Building Something Beautiful – Together – For God's Glory

A Tyre selfie

A Tyre selfie

In 1 Kings 5, King Solomon of Israel partners with King Hiram of Tyre to build a beautiful temple for the Lord’s glory in Jerusalem. King Hiram was to send strong cedars and cypress from the mountains of Lebanon, and Solomon, in turn, agreed to provide wheat and fine oil for Hiram to feed his family. This partnership built on a partnership that Solomon’s father, David, and Hiram had built previously, extending the mutual benefits of friendship and cooperation to another generation. 

Today, our still-small team of four American women plus Dr. Mary Mikhael, retired president of Near East School of Theology (NEST) and Saidee, who has been facilitating our trip, journeyed south along the coast to the biblically and historically-important cities of Tyre and Sidon. Our purpose today was to strengthen the bonds of relationship and see the fruit of the partnership between The Outreach Foundation and the Evangelical (Presbyterian) Synod of Syria/Lebanon’s work with refugees – at just one church site in Tyre. We celebrate the work the Lord is doing through this partnership – it is truly something beautiful that gives God glory.

Young lives transformed by the church in Tyre: Bread and the Bread of Life

Young lives transformed by the church in Tyre: Bread and the Bread of Life

When we arrived, the 60 or so children enrolled in the school for Syrian refugees that is hosted by and in the Evangelical (Presbyterian) Church of Tyre were deeply engaged in learning stories and values from the Bible. Pastor Amir had these children, 6-11 years old, energetically discussing the story of Jesus’ healing of the paralyzed man whose friends brought him and lowered him through the roof to Jesus because of the crowds. Little hands shot up as kids were eager to share their ideas related to Amir's questions that related the story to their own lives and experience: What do friends do for each other when they are in need? Can you ask Jesus to heal another person even if that person doesn’t know? What can you do to help somebody else? ...and other great questions! The children sang songs about God’s love for them with zest, big smiles (most of them), and hand motions. A number of the older girls were wearing head-scarves as were some mothers who watched from the back. These are all Muslim children whose parents bring them to the church because that is where they receive care and hope. Some of these kids, whose lives have been disrupted by war and flight, have not been in school for three-five years, and many of the younger ones have never been to school. Now they are learning the Syrian curriculum (because nearly all of them just want to return to Syria when peace returns), but also English…and hope.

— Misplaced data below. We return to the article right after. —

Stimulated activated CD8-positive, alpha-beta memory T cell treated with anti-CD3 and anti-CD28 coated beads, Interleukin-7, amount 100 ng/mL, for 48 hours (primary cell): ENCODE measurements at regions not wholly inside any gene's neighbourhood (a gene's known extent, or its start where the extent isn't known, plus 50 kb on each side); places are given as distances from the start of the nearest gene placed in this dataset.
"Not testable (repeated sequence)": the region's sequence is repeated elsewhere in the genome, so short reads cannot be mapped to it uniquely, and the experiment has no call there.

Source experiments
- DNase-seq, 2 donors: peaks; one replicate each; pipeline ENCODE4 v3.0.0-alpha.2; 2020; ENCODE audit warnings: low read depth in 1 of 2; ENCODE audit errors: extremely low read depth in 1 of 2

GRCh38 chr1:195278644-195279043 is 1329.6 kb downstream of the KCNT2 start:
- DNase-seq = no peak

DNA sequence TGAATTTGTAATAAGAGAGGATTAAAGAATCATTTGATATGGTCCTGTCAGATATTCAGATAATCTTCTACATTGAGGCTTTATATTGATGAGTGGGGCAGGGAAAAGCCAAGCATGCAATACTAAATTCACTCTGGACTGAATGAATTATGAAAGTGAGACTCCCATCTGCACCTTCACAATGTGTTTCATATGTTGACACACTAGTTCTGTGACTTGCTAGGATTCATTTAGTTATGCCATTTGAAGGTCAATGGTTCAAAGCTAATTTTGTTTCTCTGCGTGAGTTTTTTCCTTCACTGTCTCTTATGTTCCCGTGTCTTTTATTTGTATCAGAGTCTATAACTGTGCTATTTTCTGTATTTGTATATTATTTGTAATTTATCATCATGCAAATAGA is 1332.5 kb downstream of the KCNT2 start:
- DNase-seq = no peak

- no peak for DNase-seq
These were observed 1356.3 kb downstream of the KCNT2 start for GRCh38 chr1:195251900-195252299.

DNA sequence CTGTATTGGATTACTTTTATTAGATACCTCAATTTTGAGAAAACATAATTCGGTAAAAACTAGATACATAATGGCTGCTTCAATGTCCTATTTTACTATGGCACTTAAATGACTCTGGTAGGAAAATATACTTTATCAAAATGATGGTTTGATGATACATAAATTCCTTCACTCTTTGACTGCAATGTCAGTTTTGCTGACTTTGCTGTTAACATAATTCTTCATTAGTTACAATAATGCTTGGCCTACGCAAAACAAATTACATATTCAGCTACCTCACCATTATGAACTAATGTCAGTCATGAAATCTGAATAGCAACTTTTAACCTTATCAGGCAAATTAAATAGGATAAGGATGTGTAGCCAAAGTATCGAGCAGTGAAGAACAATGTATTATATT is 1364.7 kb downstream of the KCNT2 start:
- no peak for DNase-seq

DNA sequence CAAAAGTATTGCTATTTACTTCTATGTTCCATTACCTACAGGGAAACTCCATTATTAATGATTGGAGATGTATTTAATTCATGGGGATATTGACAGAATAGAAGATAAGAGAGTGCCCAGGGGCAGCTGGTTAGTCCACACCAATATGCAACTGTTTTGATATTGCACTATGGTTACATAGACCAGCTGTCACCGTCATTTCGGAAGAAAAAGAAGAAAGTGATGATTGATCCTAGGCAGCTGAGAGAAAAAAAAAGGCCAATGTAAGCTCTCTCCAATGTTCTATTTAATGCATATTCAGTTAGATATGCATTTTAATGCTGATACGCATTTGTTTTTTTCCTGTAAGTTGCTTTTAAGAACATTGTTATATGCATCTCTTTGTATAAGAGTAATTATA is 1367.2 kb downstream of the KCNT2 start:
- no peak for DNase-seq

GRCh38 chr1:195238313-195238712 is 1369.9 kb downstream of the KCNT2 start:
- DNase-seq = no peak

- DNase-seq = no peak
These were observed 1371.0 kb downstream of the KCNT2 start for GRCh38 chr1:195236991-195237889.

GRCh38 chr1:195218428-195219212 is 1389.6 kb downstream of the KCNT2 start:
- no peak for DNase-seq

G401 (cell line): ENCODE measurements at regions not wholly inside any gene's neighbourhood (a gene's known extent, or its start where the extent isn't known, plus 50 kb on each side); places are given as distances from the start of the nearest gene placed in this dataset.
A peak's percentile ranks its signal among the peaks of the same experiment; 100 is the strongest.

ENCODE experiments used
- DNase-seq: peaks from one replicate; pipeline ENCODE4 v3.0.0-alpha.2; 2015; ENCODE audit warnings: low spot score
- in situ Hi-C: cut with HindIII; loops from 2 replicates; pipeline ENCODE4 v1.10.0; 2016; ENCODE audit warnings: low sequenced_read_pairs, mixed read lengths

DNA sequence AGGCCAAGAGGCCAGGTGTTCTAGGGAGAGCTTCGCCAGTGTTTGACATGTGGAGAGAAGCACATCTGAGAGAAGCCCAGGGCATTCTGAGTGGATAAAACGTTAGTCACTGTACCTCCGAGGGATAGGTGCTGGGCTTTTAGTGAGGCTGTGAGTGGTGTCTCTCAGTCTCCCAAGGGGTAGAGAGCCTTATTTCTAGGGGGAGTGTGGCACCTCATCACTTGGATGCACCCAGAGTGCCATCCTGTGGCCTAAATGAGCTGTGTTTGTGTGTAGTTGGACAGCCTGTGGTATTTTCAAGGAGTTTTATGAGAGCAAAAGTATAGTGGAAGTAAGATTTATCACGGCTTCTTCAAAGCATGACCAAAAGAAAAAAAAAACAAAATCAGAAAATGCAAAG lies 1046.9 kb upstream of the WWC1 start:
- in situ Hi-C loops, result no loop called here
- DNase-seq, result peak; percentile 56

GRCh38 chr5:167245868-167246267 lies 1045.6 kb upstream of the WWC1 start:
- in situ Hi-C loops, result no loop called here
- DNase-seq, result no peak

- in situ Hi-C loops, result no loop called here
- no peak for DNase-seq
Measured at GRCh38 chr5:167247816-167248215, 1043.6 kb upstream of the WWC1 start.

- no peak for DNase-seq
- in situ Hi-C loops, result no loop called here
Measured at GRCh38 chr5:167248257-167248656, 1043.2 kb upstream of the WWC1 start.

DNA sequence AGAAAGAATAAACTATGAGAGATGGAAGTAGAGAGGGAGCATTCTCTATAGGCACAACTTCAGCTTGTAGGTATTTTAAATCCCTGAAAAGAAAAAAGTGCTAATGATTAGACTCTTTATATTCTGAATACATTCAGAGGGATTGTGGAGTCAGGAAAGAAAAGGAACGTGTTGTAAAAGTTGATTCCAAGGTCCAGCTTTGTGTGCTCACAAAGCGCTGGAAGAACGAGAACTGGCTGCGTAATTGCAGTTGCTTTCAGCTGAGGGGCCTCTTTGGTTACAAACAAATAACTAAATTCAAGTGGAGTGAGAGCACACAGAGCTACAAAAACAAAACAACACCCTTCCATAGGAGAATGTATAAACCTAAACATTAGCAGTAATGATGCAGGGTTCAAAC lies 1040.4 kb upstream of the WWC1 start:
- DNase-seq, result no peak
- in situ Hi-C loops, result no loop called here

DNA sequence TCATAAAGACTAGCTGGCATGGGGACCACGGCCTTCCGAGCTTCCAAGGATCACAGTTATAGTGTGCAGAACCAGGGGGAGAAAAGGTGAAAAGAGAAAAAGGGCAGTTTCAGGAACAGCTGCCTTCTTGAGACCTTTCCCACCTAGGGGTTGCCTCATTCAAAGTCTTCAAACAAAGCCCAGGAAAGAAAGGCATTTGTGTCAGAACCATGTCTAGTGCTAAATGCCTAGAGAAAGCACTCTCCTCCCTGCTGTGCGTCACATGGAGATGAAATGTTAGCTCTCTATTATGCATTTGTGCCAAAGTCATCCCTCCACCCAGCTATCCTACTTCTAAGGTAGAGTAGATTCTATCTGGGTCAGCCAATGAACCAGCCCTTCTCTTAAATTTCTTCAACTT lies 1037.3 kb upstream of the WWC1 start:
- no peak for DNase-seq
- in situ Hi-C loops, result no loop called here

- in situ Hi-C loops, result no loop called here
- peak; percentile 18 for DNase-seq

Rev. Amir engages the children in stories of the Bible

Rev. Amir engages the children in stories of the Bible

We missed seeing the kids in their classrooms because we were meeting with Pastor Amir, his wife Esther and other ministry leaders. We did get to see the kids again as they came through the line to receive their lunch sandwiches. They gave some of us a high five and headed into the courtyard to eat a much-needed nutritious meal. A less nutritious but really fun and colorful surprise awaited them after lunch! Akram, a Syrian refugee father of four, has not been able to find any work because he was injured and is now handicapped. The church gave him a loan and helped him buy a cotton candy machine, a plastic wrapping machine, and a motorcycle so he could set up his stand along the corniche and sell treats. He started to pay down his loan before it was even due, so that the funds can revolve and be given to help another family. Today, he had brought cotton candy to school to surprise the children.  

Akram

Akram

The church uses every square inch of its space for three or four purposes each day. One room serves as a classroom for women in the sewing, small business, and hairstyling classes. Female volunteers with a group from a Christian college in Moldova were also sleeping there. Twenty-four women and men graduated from the various training classes just before Ramadan and are using their new skills to "eek out" an income for their families. Another series of classes will start soon. One Syrian woman, who took both sewing and business, will teach an additional class in crocheting in this next round, sharing a special skill of hers. So many of these mothers are widows. They were yanked out of their comfortable lives by the horrid realities of war and of Da’esh (the Middle Eastern term for ISIS). Thanks to the partnership of The Outreach Foundation and especially the ministries of churches like Tyre, many of them are now finding a firm place to stand, a shred of hope, a sense of contribution and restored dignity through being part of this community. Like their children were learning in chapel today, the parents, too, are learning to help others, and to seek a way forward based on trust in a loving God. We did waken to the horrifying news of the tragedy in Nice, France, and held on all day, as many of you, to the promise that there is a way forward because a loving God rules in this world.  

Tyre's ancient Roman splendor

Tyre's ancient Roman splendor

After a visit to the Unesco World Heritage archaeological site at Tyre – 2nd century Roman and Byzantine arches, tombs, aqueduct and a hippodrome – we were relieved to drop our sweaty bodies in an air-conditioned restaurant for shawarma and cold drinks. It is wonderful having Marilyn Borst’s leadership! Before she turned her attention to the “living stones” of the Middle Eastern churches, she was an ancient art historian. She still gets excited about the ruined stones of such historical sites. But her love for the living stones is a delight to see!  

Rev. Dr. Nancy Fox
Outreach Foundation Trustee
National Presbyterian Church, Washington, DC

Elizabeth Carter